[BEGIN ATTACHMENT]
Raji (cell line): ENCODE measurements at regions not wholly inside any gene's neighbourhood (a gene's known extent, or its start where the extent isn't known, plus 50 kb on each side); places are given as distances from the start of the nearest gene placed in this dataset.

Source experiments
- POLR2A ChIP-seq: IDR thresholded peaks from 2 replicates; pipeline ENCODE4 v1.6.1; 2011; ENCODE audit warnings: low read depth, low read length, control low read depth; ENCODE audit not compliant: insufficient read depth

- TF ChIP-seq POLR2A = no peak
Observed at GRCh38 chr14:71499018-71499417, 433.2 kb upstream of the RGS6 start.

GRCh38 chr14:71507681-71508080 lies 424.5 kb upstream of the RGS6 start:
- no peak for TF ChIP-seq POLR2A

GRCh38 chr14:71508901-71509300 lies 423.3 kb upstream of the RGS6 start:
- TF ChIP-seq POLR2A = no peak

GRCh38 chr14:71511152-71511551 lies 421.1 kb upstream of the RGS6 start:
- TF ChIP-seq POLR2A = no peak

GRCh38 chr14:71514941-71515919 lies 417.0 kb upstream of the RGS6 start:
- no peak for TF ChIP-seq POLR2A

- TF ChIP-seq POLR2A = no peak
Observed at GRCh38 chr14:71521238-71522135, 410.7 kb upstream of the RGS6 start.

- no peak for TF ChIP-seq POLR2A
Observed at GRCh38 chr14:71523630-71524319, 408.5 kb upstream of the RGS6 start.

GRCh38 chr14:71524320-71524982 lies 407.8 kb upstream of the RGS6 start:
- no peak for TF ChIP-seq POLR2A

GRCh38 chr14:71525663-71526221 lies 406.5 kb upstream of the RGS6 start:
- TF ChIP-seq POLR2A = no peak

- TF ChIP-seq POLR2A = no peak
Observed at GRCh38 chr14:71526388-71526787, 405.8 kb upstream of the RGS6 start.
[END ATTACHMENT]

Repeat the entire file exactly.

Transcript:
Raji (cell line): ENCODE measurements at regions not wholly inside any gene's neighbourhood (a gene's known extent, or its start where the extent isn't known, plus 50 kb on each side); places are given as distances from the start of the nearest gene placed in this dataset.

Source experiments
- POLR2A ChIP-seq: IDR thresholded peaks from 2 replicates; pipeline ENCODE4 v1.6.1; 2011; ENCODE audit warnings: low read depth, low read length, control low read depth; ENCODE audit not compliant: insufficient read depth

- TF ChIP-seq POLR2A = no peak
Observed at GRCh38 chr14:71499018-71499417, 433.2 kb upstream of the RGS6 start.

GRCh38 chr14:71507681-71508080 lies 424.5 kb upstream of the RGS6 start:
- no peak for TF ChIP-seq POLR2A

GRCh38 chr14:71508901-71509300 lies 423.3 kb upstream of the RGS6 start:
- TF ChIP-seq POLR2A = no peak

GRCh38 chr14:71511152-71511551 lies 421.1 kb upstream of the RGS6 start:
- TF ChIP-seq POLR2A = no peak

GRCh38 chr14:71514941-71515919 lies 417.0 kb upstream of the RGS6 start:
- no peak for TF ChIP-seq POLR2A

- TF ChIP-seq POLR2A = no peak
Observed at GRCh38 chr14:71521238-71522135, 410.7 kb upstream of the RGS6 start.

- no peak for TF ChIP-seq POLR2A
Observed at GRCh38 chr14:71523630-71524319, 408.5 kb upstream of the RGS6 start.

GRCh38 chr14:71524320-71524982 lies 407.8 kb upstream of the RGS6 start:
- no peak for TF ChIP-seq POLR2A

GRCh38 chr14:71525663-71526221 lies 406.5 kb upstream of the RGS6 start:
- TF ChIP-seq POLR2A = no peak

- TF ChIP-seq POLR2A = no peak
Observed at GRCh38 chr14:71526388-71526787, 405.8 kb upstream of the RGS6 start.